It’s that time of year when everyone is creating ambitious training plans and hitting the gym daily. Not me though, at least not this year. Becoming a mom has taught me a lot about respecting my body. Prior to Cooper my body was a lean machine that frequently had its limits pushed in various races, nights of little sleep in order to complete “important” tasks, and back to back scheduling that kept me constantly on the go. Years of training as a distance runner had taught me to ignore my body’s “complaints” and given me the idea that I was in control. When I was pregnant with Cooper I was dismayed at what I perceived as my body’s betrayal as I was forced to ease up on physical demands and give up some activities altogether. In retrospect, Noel’s wearied reminder of, “You know you’re pregnant, right?” is comical, but at the time it was really hard for my brain to compute.
The biggest blow came after Cooper was born. I had somehow gotten it in my head that all of my dedication to exercise would make for an instantaneous recovery. I foolishly packed pre-pregnancy clothes in my hospital bag and I remember having a break down in the grocery store parking lot three days after Cooper was born because I was still wearing maternity outfits. Not working out for a month and a half post-baby was torture and I was admittedly frustrated by what I perceived as my doctor being overly cautious and treating me like a wimp. When I was finally cleared to exercise, I went on my first run in months and arguably the worst run of my life. It was like one of those nightmares where a bad guy is chasing you. No matter how hard you try you can’t get away and it feels as if your feet have gotten stuck in cement. I was sure there was something wrong with me and was more than a bit frustrated when my doctor checked me out, told me everything was normal, and suggested I try speed walking or jogging for awhile and just build up to running again. It was a humbling experience for me, but I learned that not doing everything all out was okay.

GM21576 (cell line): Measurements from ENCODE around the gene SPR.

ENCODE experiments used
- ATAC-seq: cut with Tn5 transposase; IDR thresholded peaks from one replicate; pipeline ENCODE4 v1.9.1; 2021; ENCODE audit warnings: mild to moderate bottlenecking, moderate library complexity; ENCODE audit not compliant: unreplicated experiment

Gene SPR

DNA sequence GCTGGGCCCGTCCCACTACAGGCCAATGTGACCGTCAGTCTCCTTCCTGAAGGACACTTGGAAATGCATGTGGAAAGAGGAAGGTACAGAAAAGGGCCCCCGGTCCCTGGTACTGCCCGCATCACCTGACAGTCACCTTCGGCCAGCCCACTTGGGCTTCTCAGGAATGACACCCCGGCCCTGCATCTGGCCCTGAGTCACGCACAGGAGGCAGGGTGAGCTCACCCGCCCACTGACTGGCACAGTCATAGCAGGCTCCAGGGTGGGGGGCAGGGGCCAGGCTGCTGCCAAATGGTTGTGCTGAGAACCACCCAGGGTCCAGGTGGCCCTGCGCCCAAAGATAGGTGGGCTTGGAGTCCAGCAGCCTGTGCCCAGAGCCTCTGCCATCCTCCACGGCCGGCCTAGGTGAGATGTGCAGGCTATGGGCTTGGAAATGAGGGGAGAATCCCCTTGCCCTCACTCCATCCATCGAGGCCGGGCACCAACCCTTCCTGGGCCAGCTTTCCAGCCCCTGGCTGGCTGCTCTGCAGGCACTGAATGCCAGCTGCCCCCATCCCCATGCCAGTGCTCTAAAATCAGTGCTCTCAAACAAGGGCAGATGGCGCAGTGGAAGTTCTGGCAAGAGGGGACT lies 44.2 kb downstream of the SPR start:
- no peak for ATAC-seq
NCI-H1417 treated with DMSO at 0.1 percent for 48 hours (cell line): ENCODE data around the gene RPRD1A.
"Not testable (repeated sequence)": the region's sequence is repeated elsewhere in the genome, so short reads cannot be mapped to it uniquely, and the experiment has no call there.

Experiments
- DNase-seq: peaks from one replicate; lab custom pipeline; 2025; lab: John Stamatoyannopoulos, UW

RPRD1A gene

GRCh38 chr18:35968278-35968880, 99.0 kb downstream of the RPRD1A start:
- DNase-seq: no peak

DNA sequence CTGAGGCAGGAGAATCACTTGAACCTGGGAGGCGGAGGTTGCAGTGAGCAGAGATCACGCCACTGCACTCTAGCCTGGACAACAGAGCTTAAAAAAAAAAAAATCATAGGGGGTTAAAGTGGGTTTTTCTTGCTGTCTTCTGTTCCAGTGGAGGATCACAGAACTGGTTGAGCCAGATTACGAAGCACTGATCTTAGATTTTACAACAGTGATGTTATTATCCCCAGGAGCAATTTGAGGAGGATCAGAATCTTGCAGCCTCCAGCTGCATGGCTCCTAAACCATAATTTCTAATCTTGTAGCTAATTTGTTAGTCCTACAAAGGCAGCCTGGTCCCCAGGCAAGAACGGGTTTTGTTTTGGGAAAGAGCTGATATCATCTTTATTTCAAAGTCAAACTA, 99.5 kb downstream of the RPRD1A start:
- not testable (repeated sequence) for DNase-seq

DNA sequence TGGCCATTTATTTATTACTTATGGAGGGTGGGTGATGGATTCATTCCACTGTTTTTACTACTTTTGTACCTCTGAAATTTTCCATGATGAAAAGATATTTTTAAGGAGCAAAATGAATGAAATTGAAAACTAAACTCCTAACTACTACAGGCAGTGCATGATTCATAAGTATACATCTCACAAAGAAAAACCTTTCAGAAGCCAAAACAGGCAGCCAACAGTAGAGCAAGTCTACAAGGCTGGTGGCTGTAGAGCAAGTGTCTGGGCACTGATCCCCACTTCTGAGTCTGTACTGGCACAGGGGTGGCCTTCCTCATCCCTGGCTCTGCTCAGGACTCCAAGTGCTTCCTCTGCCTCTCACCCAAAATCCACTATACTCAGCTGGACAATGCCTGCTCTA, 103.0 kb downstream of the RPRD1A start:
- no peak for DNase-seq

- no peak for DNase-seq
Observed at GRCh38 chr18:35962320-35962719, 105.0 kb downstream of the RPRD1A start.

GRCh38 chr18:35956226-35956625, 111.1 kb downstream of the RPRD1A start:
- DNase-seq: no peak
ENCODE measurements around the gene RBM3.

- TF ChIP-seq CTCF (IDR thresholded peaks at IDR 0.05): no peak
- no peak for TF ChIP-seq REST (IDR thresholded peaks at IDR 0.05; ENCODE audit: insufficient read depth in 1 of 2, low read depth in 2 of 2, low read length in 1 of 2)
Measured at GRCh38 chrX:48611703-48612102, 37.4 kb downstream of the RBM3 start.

Over the past 2 1/2 years I’ve learned that my body deserves my respect. Sometimes sleep is the most important thing for your health, listening to your body isn’t necessarily a bad thing, natural childbirth is way more impressive than qualifying for Boston, and sometimes it’s not just “okay” to take it easy, but a really good idea. I still love exercising and even though my running heart hurts some days when I waddle down the street instead of running effortlessly Chariots of Fire-style, I’m learning to be okay with just doing what I can. These may not be my PR years or the decade of ripped abs, but perhaps after the baby years and the period of maternity pants I’ll fit that in. Right now, I’ve resolved to simply appreciate what my body is capable of, exercise as I am able, and to do what I need to just feel good.